16. J. C. Harper, R. Polsky, S. M. Dirk, D. R. Wheeler, and S. M. Brozik, “Electroaddressable selective functionalization of electrode arrays: Catalytic NADH detection using aryl diazonium modified gold electrodes,” Electroanalysis 19(12), 1268–1274 (2007). [CrossRef]

20

20. R. Polsky, J. C. Harper, D. R. Wheeler, S. M. Dirk, J. A. Rawlings, and S. M. Brozik, “Reagentless electrochemical immunoassay using electrocatalytic nanoparticle-modified antibodies,” Chem. Commun. (26), 2741–2743 (2007). [CrossRef] [PubMed]

]. A phenylene ethyneylene diazonium salt capable of hydrogen bonding was synthesized to impart the desired chemoselectivity for hydrogen bond accepting analytes such as those containing C-O, S-O, or P-O double bonds. The assembly of the protected diazonium salt was directed to regions with a negative bias large enough to reduce diazonium salt. The reduction process resulted in the formation of nitrogen and aryl radicals. The aryl radicals form a covalent bond with the biased metal. The hydrogen bonding phenol was protected during the synthesis with a BOC group. After assembly, the BOC protecting group was removed with triflouroacetic acid to unmask the hydrogen bonding portion of the molecule (Fig. 4
Fig. 4 Schematic representation of the (a) assembled chemoselective compound, (b) the assembled chemoselective compound following deprotection, and (c) the detection process.
).

Assembling the sensor in this way provides a scalable technique to further multiplexed sensing arrays since the assembly occurs only in the regions with an applied bias. Often sensors need to be operated in non-laboratory environments and as a result many sensor interferents are often present. By imparting chemoselectivity with the use of voltage directed diazonium chemistry to the nanohole sensor array, the sensor becomes less sensitive to undesired analytes such as diesel fuel. The usage of diazonium surface functionalization has been demonstrated previously for multiplexed sensor applications using Au [16

16. J. C. Harper, R. Polsky, S. M. Dirk, D. R. Wheeler, and S. M. Brozik, “Electroaddressable selective functionalization of electrode arrays: Catalytic NADH detection using aryl diazonium modified gold electrodes,” Electroanalysis 19(12), 1268–1274 (2007). [CrossRef]

21

21. S. M. Dirk, S. W. Howell, B. K. Price, H. Fan, W. Cody, D. R. Wheeler, J. M. Tour, J. J. Whiting, and R. J. Simonson, “Vapor sensing using conjugated molecule-linked Au nanoparticles in a siloxane matrix,” Abstracts of Papers, 237th ACS National Meeting, Salt Lake City, UT, United States, March 22–26, 2009, COLL-116 (2009).

].

4. Experiment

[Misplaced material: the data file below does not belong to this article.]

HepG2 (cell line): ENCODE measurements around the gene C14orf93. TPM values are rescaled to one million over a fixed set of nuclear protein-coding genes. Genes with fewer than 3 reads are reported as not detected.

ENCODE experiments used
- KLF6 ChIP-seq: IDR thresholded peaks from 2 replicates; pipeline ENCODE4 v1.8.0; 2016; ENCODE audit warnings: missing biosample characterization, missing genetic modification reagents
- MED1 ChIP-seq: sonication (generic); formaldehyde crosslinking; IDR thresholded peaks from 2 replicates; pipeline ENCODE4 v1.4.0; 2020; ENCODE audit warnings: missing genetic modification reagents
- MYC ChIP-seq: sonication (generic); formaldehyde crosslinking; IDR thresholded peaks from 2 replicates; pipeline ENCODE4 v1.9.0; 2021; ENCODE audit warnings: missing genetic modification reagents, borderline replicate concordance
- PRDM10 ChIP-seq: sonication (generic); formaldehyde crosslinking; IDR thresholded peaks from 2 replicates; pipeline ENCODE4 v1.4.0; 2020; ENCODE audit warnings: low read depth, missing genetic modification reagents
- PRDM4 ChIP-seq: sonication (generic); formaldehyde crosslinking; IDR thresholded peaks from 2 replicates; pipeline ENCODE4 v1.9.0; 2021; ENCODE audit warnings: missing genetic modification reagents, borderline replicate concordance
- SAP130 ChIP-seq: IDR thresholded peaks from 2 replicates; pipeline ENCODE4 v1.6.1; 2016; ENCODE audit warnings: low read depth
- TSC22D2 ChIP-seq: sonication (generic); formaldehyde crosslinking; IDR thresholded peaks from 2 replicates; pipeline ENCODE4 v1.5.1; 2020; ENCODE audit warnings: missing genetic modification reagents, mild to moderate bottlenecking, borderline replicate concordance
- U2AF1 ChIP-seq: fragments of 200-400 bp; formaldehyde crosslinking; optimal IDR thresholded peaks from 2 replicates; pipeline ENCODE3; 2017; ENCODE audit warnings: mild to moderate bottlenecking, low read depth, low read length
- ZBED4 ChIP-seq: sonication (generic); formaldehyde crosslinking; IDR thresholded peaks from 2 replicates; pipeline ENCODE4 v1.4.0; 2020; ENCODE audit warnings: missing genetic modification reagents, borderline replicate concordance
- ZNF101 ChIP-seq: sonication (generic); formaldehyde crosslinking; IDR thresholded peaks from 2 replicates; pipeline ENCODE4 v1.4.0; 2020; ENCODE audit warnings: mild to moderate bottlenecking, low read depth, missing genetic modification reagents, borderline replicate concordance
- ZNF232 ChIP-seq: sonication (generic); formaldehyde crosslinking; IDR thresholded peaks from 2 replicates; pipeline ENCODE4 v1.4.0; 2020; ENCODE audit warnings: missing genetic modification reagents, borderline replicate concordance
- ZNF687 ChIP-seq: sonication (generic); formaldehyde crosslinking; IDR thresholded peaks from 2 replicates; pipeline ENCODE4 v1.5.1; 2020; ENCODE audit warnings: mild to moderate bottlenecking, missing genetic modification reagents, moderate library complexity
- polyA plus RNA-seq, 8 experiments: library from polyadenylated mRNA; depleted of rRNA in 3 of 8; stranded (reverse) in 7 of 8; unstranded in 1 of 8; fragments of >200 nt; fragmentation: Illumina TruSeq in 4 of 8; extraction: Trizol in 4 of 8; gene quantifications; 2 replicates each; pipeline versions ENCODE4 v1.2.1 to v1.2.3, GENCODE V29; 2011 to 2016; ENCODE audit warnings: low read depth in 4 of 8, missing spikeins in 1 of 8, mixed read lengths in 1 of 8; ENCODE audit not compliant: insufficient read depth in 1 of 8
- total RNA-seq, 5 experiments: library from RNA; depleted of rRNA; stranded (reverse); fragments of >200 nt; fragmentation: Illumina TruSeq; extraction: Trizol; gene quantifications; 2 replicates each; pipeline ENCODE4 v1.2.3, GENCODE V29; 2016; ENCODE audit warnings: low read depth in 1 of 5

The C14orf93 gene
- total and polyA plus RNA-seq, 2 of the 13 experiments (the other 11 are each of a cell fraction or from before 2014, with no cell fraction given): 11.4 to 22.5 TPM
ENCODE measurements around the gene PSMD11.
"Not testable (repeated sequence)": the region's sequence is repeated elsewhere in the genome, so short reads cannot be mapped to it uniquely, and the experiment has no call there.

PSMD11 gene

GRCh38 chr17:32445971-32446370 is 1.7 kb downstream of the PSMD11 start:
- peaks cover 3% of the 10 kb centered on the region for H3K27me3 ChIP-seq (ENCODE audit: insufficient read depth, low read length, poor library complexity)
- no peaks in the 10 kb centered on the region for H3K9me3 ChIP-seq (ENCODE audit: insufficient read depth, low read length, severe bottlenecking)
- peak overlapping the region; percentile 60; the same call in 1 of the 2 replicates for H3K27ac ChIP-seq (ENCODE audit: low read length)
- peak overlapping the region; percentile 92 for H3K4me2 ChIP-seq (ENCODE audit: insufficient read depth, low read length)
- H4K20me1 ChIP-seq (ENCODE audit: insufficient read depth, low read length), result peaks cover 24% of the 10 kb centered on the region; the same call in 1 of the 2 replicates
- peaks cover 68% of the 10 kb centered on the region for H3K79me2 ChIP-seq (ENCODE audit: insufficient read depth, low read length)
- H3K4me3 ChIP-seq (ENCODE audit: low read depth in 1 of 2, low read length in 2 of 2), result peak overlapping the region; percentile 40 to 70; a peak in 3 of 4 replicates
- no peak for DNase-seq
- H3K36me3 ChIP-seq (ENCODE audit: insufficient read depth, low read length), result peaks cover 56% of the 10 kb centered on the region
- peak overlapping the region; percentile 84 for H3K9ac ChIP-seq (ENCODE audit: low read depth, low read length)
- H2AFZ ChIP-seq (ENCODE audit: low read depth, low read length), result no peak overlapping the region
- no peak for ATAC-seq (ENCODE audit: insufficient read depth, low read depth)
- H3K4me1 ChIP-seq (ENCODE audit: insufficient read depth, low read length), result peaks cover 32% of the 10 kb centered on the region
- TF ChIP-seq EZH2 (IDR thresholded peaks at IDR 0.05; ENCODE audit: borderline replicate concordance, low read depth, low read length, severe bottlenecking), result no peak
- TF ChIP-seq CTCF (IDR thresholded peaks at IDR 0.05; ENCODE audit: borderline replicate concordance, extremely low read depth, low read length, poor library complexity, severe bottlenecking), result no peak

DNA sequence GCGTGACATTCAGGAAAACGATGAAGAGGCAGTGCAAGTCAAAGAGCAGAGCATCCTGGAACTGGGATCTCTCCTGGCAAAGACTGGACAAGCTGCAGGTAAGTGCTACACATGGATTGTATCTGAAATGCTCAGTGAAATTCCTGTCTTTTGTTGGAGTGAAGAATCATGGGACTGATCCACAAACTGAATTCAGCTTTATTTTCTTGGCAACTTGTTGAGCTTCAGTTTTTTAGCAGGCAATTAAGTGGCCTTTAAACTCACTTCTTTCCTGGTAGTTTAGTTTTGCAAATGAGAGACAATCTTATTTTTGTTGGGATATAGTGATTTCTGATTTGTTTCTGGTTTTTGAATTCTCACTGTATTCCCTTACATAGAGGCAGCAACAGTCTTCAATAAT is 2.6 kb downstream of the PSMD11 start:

As seen in Fig. 5
Fig. 5 Schematic Representation of the gas testing assembly. A hydrogen carrier gas is used in a bubbler to transport the test molecule to the sensor array and is analyzed downstream by an HP gas chromatographer.
, a simple apparatus was used to selectively illuminate and collect light from a single sensor array. This was done by producing a small spot using a high magnification objective on the illumination side of the fabricated sample. A high magnification objective in conjunction with fiber optics was also used on the collection side to further limit the sampling area. The alignment was simplified by the use of beam splitters on either side of the objective paired to CCD cameras allowing real time imaging of both surfaces of the sample. This light was then focused into an optical fiber that lead to a spectrometer with a CCD camera to analyze the optical transmission.

A gas chromatography system was used to create a vapor stream of dimethylmethyl phosphonate to quantifiably expose the sensor surface to a gaseous analyte. A schematic of the delivery system is shown in Fig. 5. A binary sensor was used, where one of the two elements was functionalized with the diazonium chemistry; the other element was used as a control. A constant flow rate of hydrogen was used as the carrier gas. A bubbler with the analyte was connected to the nanohole array test fixture using a capillary tubing 1m long and with 0.25mm internal diameter. The nanohole array was exposed for a total of 15 minutes and a 3nm shift in the transmission peak was observed, as can be seen in Fig. 6
Fig. 6 Experimental results from exposing the nanohole array sensor to a dilute concentration of the test molecule. The initial resonance shift (left-hand panel) is caused, at 15 minutes of flowing the test molecule, by the selective adsorption of the analyte and the following resonance shift (middle panel), at 20 minutes, is due to desorption of the molecule. After desorption the resonance returns to the initial condition. The shift from the exposure to the analyte (right-hand panel) is compared to the lack of a shift caused by exposure to the carrier gas.
. The experiments were repeated multiple times and the spectral shift was observable only on the functionalized sensor element. The amount of gaseous analyte delivered was quantified with the use of a vapor trap containing the adsorbant Tenex. The Tenex filled tube was loaded for 15 minutes at the same flow rate as the sensor was exposed. Then the Tenex filled tube was heated up to thermally desorb the analyte which was analyzed using mass spectroscopy. The molecular flux of vapor analyte was determined to be 374ng/min when compared to a calibration curve.

These initial results are very promising for future devices and indicate a new generation of gas sensors based on plasmonic nanohole arrays. It is the unique combination of the sensor array and voltage-directed assembly technique that enables the ability to detect very small gas molecules in a dilute concentration. It is possible to use different plasmonic structures [10